Windermere String Quartet (“WSQ”), an ensemble playing classical repertoire on period instruments, offered a remarkable concert this afternoon. WSQ are comprised of Rona Goldensher– violin, Elizabeth Loewen Andrews– violin, Anthony Rapoport– viola, and Laura Jones– cello.
It’s such a simple idea, but one I am fairly certain has never been done before: assembling a trio of string quartets composed by seventeen year olds. You may wonder whether this would even be worth hearing, let alone why this would be interesting. Have no fear, all three were masterworks.
Start with Juan Crisóstomo Arriaga (1806-1826), who composed three string quartets in his short life, including his excellent Quartet #2 in A (1823), written at the age of 17. It turns out Mozart and Schubert also wrote quartets at the age of 17: which bracket Arriaga on the programme. No wonder the concert has the title “Young Blood.”
In passing, I was thoroughly bemused by the parallels.
- As I left the concert I watched twilight, the transition from day to night
- I pondered maturation, when a child becomes adult (whatever that means).
- The division of rep between modern and period instruments is just as sketchy. While orchestras comprised of modern instruments lay claim to everything, and early music is regularly played on period instruments, we’re seeing incursions of historically informed performance into later periods than ever (e.g. Opera Atelier’s presentation of Der Freischütz using Tafelmusik orchestra last month).
Anthony Rapoport, viola in WSQ, introduced each item. In passing Rapoport mused upon the Toronto Transit Commission’s practice of using classical music to stop teens from loitering in their stations. What he whimsically called “weaponizing Mozart” was a terrific segue into a discussion of three young composers.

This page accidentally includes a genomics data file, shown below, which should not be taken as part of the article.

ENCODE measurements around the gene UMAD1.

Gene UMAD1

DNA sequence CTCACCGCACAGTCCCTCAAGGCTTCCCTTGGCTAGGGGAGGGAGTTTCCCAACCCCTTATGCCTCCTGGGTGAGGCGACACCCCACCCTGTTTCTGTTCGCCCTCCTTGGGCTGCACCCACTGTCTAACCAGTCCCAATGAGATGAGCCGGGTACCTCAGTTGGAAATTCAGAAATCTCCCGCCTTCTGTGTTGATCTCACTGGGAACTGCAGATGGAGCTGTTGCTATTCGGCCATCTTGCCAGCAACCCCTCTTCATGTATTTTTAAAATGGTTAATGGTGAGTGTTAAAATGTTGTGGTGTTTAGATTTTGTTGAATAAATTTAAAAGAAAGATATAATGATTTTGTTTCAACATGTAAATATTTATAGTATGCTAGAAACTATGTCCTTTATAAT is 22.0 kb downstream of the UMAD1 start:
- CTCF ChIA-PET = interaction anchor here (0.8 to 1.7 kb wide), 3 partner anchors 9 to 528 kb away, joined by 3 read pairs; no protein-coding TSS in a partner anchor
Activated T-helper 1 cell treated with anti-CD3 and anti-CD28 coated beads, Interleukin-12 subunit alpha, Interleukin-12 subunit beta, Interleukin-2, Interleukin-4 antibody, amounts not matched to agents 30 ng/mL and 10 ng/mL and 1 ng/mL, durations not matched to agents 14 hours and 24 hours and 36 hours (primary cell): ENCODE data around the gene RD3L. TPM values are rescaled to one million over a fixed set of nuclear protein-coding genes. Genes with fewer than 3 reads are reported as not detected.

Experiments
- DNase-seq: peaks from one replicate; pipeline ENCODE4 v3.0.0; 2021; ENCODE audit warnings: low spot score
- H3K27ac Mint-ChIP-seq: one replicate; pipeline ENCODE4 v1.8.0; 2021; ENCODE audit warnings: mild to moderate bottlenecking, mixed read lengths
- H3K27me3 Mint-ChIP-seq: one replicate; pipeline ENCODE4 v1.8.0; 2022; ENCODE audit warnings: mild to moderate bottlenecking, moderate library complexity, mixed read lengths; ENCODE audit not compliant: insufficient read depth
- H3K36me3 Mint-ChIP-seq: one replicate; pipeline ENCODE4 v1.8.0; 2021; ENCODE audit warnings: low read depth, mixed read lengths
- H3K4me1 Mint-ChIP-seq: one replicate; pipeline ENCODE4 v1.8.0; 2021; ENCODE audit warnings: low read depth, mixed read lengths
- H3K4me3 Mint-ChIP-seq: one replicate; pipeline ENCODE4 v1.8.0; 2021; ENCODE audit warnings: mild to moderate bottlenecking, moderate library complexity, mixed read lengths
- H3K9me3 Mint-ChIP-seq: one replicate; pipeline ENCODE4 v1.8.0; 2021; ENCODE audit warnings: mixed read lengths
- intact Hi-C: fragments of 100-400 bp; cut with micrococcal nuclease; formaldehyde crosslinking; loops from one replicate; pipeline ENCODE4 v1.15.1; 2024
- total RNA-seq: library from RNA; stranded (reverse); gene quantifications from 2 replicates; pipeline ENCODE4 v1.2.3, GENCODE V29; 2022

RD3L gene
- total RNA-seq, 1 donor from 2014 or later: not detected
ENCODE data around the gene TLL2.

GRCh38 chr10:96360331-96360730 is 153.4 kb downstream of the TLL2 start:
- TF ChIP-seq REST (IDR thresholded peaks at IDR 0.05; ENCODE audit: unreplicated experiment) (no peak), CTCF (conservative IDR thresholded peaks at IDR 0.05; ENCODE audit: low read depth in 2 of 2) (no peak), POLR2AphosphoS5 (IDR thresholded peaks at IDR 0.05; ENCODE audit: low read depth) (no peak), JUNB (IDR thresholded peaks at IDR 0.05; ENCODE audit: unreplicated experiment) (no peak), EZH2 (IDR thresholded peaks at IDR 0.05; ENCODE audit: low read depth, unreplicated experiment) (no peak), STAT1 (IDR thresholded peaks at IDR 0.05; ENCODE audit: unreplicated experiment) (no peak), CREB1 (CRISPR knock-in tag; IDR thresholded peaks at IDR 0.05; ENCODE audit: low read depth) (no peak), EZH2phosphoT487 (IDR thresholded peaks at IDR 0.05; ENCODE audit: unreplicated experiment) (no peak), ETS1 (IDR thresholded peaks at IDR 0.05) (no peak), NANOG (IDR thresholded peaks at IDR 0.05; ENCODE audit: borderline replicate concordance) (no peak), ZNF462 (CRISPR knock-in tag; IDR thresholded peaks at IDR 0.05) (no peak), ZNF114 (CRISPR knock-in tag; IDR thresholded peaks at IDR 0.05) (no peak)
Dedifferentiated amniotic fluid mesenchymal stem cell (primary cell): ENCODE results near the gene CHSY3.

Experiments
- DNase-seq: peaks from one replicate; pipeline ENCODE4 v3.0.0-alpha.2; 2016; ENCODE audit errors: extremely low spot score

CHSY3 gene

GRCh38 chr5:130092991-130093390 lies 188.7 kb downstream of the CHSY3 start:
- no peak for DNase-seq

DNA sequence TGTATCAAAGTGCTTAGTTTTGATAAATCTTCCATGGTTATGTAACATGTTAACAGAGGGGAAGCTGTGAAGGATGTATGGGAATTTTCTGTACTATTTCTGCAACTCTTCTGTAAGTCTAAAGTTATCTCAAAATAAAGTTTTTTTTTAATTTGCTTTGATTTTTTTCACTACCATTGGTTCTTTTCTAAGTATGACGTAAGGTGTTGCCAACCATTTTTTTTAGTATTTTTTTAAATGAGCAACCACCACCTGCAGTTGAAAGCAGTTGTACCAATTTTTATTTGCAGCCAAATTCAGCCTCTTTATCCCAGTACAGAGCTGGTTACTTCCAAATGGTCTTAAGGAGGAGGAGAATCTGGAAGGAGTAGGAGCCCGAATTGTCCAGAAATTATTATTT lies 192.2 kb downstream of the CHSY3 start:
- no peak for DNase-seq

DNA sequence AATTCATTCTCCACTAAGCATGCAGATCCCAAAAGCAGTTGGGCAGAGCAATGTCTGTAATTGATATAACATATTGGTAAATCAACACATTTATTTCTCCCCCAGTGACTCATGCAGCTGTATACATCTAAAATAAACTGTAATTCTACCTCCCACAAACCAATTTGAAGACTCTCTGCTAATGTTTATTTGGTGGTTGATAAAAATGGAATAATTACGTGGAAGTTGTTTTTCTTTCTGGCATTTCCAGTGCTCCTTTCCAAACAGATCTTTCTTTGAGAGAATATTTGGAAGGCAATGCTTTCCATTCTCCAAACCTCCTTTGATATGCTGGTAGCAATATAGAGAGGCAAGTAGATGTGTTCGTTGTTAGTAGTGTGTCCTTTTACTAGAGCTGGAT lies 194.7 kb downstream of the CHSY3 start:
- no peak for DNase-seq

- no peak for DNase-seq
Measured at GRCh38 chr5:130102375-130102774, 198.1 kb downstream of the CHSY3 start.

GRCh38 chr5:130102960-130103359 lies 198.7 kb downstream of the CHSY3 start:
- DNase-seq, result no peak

But these young men were highly accomplished. While none of the trio would live very long, Arriaga’s passing was especially poignant, considering the excellence of what we heard. While it’s a bit simplistic to compare them to one another, Arriaga is not out of his depth between these two giants.
We began with Mozart’s K173 from 1773. This was the first time I’d heard Windermere in person, although I did review their debut CD earlier this year. At that time I remarked that I was surprised at how simplistic the works seem when ironed out through the use of modern instruments, how much personality original instruments bring to the table, and how much more complex these works sound as a result. Yes it’s true that they need to tune up between movements, that on occasion a note may be off pitch, just as we’d encounter from an opera singer. I think the comparison is apt, because these instruments are larger than life.
Arriaga was for me the highlight, because he’s new to me. The poignant subtext –that he died of TB at the age of 20, leaving only a few works such as this quartet—only magnifies his achievement. All four movements are wonderful, although the second movement theme and variations is like a jewel. Among the variations, one puts the viola (Rapoport) in the spotlight, while another presages the pizzicato third movement of Tchaikowsky’s Fourth Symphony. This doesn’t sound like the work of an apprentice.
We closed with Schubert’s D112 B-flat quarter from 1814. By this time I was so accustomed to the WSQ sound that I no longer noticed anything jarring, but only euphony. I wondered if that was possibly because they were playing this piece a different way, with less evident edginess, and more native sweetness; or possibly because the work sits more comfortably on the violin / viola /cello?
It’s only in retrospect –aka writing a review—that I recall that the three composers were teenagers. No one shows immaturity, all three compositions satisfy.
I am looking forward to seeing what WSQ do next, both in the recording studio and in concert. They return March 3rd 2013 with a program of quintets. Further information